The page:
3 September 2010

Weapon of Theory – The Full Course

African Revolutionary Writers, Part 1

Weapon of Theory – Full Course

We will meet at 17h00 on 9 September 2010. The venue will be confirmed by e-mail on Tuesday.

Comrades of the Communist University,

In the previous post you were asked for assistance in compiling a list of African revolutionary writers, from which to construct a CU course.

I received suggestions from as far away as Argentina; New Jersey, USA; and East London, South Africa. Please, continue to send suggestions, and if possible, texts, be they articles, speeches, links to pages on the Internet, or text files.

We have to begin this course next week Thursday. Therefore to have something to discuss, please accept today Cabral’s “Weapon of Theory” (download linked at the bottom), which has to be part of this course even though we have circulated it only a few weeks ago, as part of the “Philosophy and Religion” course.

It has to be, because Cabral is the most profound and most sublime of African revolutionary writers. He is one African (but not the only one) who contributed indispensable new lessons to the universal revolutionary legacy.

When there is more time, and at a later stage in this course, we will return to Amilcar Cabral and to the great single-volume compendium of his work called “Unity and Struggle”, recently republished in South Africa (look for it!).

Here is the revised “African Revolutionary Writers” list with some links, dates and titles of possible works that we might use. (Below it is the previously-circulated intro to Cabral’s “Weapon of Theory”.) More suggestions, please!

Main Candidate Text
1745 - 1797
Interesting Life of Olaudah Equiano
1743 - 1803
Haiti Constitution
1818 - 1895
My Bondage and My Freedom
1876 - 1932
Native Life in South Africa
1903 - 1959
What Must Be Done?
1905 - 1978
Cradock Letter
1901 - 1989
Notes on Dialectics
1918 - 1970
Memoirs of 1st Palestine War
1898 - 1976
Here I Stand
1868 - 1963
Africa in Battle Against Colonialism
1898 - 1967
Peace Prize acceptance
1923 - 2007
God’s Bits of Wood
1925 - 1961
Speech in front of Baudouin
1925 - 1961
The Wretched of the Earth
1910 - 2001
The Peasants Revolt
1909 - 1972
Neo-Colonialism, Last Stage of Imperialism
1911 - 1994
Not Yet Uhuru
1929 - 1968
Beyond Vietnam
1939 -
The Beautyful Ones Are Not Yet Born
1920 - 1969
The Struggle for Mozambique
1917 - 1993
Speeches ex ANC web site
1925 - 1965
By Any Means Necessary
1925 - 1985
In the Fog of the Season’s End
1938 -
1911 - 1986
Strategy for a Black Agenda
1942 - 1980
How Europe Undeveloped Africa
1922 - 1979
Sacred Hope
1922 - 1999
Freedom and Development
1933 - 1986
Sowing the Seeds of Revolution
1922 - 1984
Strategy and tactics of the revolution
1946 - 1977
I Write What I Like
1924 - 1973
Unity and Struggle
1923 - 1986
Civilisation or Barbarism
1944 -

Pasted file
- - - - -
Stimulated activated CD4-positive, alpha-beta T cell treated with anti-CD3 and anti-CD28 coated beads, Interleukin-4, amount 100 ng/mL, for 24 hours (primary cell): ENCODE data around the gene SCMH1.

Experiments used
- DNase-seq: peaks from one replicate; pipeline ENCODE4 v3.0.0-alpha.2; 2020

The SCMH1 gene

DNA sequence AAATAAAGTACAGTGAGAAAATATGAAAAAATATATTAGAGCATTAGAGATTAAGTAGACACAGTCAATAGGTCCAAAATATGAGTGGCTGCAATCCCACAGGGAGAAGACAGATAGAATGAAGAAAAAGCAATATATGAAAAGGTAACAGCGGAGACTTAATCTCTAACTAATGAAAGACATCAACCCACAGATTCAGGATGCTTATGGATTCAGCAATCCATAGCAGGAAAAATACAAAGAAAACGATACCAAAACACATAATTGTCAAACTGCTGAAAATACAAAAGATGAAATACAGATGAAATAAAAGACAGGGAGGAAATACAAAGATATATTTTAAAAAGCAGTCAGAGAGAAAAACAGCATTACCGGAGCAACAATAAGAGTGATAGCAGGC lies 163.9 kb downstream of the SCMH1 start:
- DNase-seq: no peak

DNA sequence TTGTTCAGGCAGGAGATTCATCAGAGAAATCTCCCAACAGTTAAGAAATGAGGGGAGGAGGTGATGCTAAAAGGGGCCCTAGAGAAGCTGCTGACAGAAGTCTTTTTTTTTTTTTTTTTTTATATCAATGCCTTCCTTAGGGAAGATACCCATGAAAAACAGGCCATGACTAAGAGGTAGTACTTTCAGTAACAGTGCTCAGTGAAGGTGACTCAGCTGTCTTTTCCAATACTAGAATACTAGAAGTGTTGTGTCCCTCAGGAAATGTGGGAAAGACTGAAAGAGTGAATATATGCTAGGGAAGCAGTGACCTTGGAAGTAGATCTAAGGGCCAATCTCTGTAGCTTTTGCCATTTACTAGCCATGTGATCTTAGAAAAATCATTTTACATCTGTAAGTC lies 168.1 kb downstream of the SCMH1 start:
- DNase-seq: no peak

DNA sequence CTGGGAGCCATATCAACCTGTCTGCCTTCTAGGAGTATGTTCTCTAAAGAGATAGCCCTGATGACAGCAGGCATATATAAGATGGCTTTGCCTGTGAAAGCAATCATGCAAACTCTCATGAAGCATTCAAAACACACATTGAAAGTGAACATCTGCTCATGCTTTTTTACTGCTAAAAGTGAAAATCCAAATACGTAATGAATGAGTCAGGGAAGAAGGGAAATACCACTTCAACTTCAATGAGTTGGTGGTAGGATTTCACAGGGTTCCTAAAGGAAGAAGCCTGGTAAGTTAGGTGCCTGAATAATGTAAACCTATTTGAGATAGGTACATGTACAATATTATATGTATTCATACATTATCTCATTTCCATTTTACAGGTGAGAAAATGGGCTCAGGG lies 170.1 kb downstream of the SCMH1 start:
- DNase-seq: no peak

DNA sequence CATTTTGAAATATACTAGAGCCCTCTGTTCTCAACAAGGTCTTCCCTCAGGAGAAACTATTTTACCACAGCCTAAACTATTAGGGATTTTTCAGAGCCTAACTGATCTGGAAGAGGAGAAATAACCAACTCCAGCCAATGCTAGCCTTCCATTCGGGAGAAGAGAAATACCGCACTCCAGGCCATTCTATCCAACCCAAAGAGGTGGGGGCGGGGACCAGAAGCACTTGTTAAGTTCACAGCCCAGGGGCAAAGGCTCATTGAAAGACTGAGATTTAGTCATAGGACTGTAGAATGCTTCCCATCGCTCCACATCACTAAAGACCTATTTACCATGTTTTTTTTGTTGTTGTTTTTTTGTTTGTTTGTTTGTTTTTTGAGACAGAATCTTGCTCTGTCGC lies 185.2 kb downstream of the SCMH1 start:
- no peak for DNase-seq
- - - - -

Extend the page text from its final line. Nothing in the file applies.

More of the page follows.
Women, Race and Class
1925 - 1982
Mozambican Miner: Proletarian and Peasant
1955 - 1991
Cooking the rice inside the pot
1949 - 1987
Thomas Sankara Speaks
1920 -
Coloniser and colonised
1947 -
Citizen and Subject
1918 -
Cubans aid Algerian revolution
1946 -
The Struggle for Democracy
1931 -
The American Ideology
1942 -
The One-State Solution

The Tricontinental Conference of the Peoples of Asia, Africa and Latin America was held in Havana in January, 1966, 46 years after the Baku Conference of the Peoples of the East and seven years after the Cuban Revolution.

Forty-three more years have now passed since the Tricontinental. A lot has been achieved in that time, including our South African democratic breakthrough, sixteen years ago, and the unbanning of the ANC, twenty years ago.

The full defeat of Imperialism has not yet occurred. What we can say is that from early in the 20th-Century the historical agenda was set by the liberation movements, and that Imperialism represents the degeneration and the decline of bourgeois class power, and not its heyday.

The great political change in the world in the last century was the taking of sovereign independence by the formerly oppressed people of the former colonies, affecting the great majority of the population of the planet and opening the road of democracy for them.

This gigantic movement and huge change was achieved with the weapon of theory.

43 years ago Amilcar Cabral [see image, above] in the speech to the Tricontinental that has always been known by the title “Weapon of Theory” (please find the link to the download, below) also said the following:

“It is often said that national liberation is based on the right of every people to freely control its own destiny and that the objective of this liberation is national independence. Although we do not disagree with this vague and subjective way of expressing a complex reality, we prefer to be objective, since for us the basis of national liberation, whatever the formulas adopted on the level of international law, is the inalienable right of every people to have its own history, and the objective of national liberation is to regain this right usurped by imperialism, that is to say, to free the process of development of the national productive forces.

“For this reason, in our opinion, any national liberation movement which does not take into consideration this basis and this objective may certainly struggle against imperialism, but will surely not be struggling for national liberation.

“This means that, bearing in mind the essential characteristics of the present world economy, as well as experiences already gained in the field of anti-imperialist struggle, the principal aspect of national liberation struggle is the struggle against neo-colonialism.”

Amilcar Cabral was a true vanguardist. He was both a great leader, and a great intellectual.

Please download the document via the link given here.

Please download and read:


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